Clay presents Delta Dogs
by Courtney Warren
Jun 14, 2014 | 2528 views | 0 0 comments | 35 35 recommendations | email to a friend | print
Maude Schuyler Clay has completed a photography project that will be shown at Wiljax Gallery on June 17 titled "Delta Dogs."

She will be signing books from 11:30 a.m. to 1:30 p.m. and 4:30 p.m. to 6 p.m.

"I grew up in the tiny hamlet of Sumner, population 400, got away for school and for an extended period in New York City, but eventually came back to live in the old family house, which I call the Southern Grey Gardens. It is over a hundred years old and my maternal grandparents built the house here on Cassidy Bayou in 1911," said Clay.

Because all of her work was in the Delta, she decided to move back and explained she wanted her three children to experience a similar childhood.

"What brought me back and keeps me here is what I call the 'Giant Magnet': it pulls you in. It is that sense of place that Eudora Welty talked about. This was home and I felt it was my 'job' to record and interpret it," she said.

Clay said she became interested in photography when she got a 35mm camera in high school.

She went to school at Ole Miss and then the Memphis Academy of Arts.

"Since we were required to take all the courses like drawing, design, sculpture, painting, calligraphy, art history, etc., I learned all I could about those things, but I had already fallen hard for photography. Luckily there was a wonderful photography instructor there by the name of Murray Riss who had studied at the Rochester Institute of Photography…at the art academy, I just started thinking of myself as a photographer and took a lot of pictures all the time," said Clay.

Because of her close proximity to the Delta, Clay took a lot of pictures in the area before she moved to New York City.

"I worked at the LIGHT Gallery, a gallery for contemporary photography, and I did my photographs on the side; I later worked as a photo editor at magazines like 'Fortune', 'Vanity Fair', and 'Esquire'. I met my husband, photographer Langdon Clay, in New York," she said.

Delta Dogs is a photography books that is filled with photos of dogs throughout the Delta.

"I began wandering around the Mississippi Delta at a pretty early age, I learned to drive at about age 12. One always saw dogs in the little towns and in the landscape driving around here in the Delta, but it did not occur to me to photograph them as such, the 'Indigenous Canine Presence,' as I call it, until much later. As I say in the afterword to Delta Dogs, my earliest attempts at serious photography were of the family dogs.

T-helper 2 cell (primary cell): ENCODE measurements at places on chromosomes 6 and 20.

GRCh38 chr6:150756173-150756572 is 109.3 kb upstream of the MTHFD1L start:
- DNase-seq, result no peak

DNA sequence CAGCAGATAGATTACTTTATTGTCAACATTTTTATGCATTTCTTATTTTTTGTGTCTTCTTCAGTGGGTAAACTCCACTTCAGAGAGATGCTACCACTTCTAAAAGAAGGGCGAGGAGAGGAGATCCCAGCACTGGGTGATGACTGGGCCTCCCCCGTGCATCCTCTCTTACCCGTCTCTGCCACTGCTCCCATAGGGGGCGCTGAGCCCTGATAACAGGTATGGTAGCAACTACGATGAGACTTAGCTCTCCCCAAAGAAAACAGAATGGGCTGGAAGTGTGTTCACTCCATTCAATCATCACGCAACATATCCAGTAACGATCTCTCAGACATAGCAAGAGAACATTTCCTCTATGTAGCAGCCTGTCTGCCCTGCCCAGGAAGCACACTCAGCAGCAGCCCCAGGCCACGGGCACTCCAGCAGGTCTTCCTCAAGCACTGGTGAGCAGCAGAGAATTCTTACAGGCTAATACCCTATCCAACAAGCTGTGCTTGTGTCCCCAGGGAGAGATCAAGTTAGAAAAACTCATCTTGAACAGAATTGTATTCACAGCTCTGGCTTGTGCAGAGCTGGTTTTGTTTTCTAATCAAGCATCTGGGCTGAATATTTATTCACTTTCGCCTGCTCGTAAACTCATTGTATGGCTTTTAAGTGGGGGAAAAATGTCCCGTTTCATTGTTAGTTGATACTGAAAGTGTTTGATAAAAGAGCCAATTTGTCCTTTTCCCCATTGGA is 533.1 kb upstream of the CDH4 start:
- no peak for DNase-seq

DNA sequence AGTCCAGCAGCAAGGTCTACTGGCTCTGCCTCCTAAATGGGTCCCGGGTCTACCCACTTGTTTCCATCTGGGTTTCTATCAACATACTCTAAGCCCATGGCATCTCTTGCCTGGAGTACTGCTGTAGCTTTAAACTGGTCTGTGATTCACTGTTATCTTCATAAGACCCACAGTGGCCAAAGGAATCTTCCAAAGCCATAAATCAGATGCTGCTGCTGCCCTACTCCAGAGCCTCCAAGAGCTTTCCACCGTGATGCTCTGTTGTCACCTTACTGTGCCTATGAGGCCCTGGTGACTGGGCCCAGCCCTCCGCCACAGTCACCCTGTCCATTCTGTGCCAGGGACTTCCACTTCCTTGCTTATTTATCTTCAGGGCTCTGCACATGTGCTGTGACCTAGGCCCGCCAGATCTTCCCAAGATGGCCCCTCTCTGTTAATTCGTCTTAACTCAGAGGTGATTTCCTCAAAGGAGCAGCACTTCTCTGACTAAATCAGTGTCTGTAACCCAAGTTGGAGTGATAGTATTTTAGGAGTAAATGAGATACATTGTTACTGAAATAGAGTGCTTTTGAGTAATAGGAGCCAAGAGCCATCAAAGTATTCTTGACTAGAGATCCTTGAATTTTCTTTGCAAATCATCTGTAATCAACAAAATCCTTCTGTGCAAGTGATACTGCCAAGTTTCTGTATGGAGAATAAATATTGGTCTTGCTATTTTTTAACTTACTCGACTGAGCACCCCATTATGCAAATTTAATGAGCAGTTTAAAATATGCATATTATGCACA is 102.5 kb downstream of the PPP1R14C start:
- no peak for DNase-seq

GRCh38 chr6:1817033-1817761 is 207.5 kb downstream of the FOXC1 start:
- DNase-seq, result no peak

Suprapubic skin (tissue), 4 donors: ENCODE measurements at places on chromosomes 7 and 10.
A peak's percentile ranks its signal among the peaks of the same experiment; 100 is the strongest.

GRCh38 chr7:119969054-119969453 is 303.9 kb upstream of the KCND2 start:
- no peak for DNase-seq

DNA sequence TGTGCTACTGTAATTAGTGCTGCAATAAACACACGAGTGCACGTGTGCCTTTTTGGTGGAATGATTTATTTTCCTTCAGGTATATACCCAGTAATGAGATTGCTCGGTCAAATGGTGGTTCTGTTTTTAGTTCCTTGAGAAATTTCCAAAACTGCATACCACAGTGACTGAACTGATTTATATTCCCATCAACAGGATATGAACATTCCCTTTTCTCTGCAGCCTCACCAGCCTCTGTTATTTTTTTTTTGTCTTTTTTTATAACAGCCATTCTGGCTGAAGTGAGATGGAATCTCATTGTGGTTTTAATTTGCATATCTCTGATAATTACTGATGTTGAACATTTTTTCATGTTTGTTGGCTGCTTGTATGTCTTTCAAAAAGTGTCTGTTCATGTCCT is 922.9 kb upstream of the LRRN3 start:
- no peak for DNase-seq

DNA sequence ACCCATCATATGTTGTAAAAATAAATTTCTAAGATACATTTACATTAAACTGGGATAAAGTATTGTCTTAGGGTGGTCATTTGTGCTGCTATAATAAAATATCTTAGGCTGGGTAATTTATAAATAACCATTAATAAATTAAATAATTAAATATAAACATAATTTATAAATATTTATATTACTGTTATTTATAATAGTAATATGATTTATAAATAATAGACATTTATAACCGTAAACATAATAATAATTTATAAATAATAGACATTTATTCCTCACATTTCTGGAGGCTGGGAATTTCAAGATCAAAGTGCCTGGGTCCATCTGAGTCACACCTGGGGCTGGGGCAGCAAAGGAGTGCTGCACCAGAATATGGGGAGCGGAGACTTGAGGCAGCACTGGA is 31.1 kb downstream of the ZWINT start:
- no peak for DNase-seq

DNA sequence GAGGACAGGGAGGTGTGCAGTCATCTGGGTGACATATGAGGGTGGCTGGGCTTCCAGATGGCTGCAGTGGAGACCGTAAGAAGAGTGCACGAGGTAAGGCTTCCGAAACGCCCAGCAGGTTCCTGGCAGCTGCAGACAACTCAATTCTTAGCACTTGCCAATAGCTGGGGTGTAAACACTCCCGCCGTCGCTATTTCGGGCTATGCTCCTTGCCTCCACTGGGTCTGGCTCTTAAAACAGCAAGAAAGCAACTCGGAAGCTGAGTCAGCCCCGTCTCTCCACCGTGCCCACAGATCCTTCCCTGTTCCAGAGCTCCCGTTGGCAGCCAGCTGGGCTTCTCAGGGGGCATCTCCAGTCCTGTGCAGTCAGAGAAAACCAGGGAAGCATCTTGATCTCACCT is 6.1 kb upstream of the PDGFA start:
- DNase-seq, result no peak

"We always had a dog, and I now have four, all Delta Dog rescues. They are inside dogs, with a swinging doggy door and a big fenced backyard; they are some of the very lucky Delta dogs. I should probably be running a dog shelter because I love dogs so much. Which brings me to this: please support your local animal shelter with donations, and if possible adopt a non-designer dog," said Clay.

Clay said she believes thee dogs represent the delta in several different ways.

"They are fierce survivors, learning to be adaptable, owning a sense of history, and some of it is dark history. There is a certain nobility and intensity about the dogs, as there are the people here. And some of them look they really know how to have a good time," said Clay.

Some photos focus on the landscape and make the dog difficult to see; when asked if this was done on purpose Clay said, "These are essentially landscape pictures, kind of an extension of my Delta Land work. The dogs give the landscape scale, though I admit some of them have a 'Where's Waldo' aspect. I usually prefer to set out in the late afternoon to photograph, because I know the beauty and power of that low light. But some of the dog pictures were taken in blazing midday sun or rain or the more infrequent snow—pretty much anytime I saw a Delta Dog by the roadside. Often I would actually set out on a mission to take dog pictures, but just as often came upon them on my travels to and fro. The Delta is a driving culture."

In an age where iPhones and other forms of modern technology make it very easy to take photographs and edit them on the spot, Clay says this makes it easier to recognize professional photography.

"All the pictures were shot with a 645 medium format camera and film. For those that know, the dimensions of the 645 negative are roughly twice the size of a 35mm neg., so they enlarge quite nicely…In the age of everyman being a photographer, it only makes it easier to recognize the good stuff.

"Not to diminish 'everyman's efforts' to record their 'little postage stamp of the world,' mangling Faulkner, but I do think it takes a certain fierce dedication to be a photographer—or any kind of artist—in this age. Like any endeavor close to your heart, you have no guarantee that it will work out like you want it to, but you keep on working and surviving, and perhaps even prevailing.. Somewhat like a Delta dog's life," she said.

Fore more information about the signing or to purchase a book call Cotton Row Bookstore at (662) 843-7083.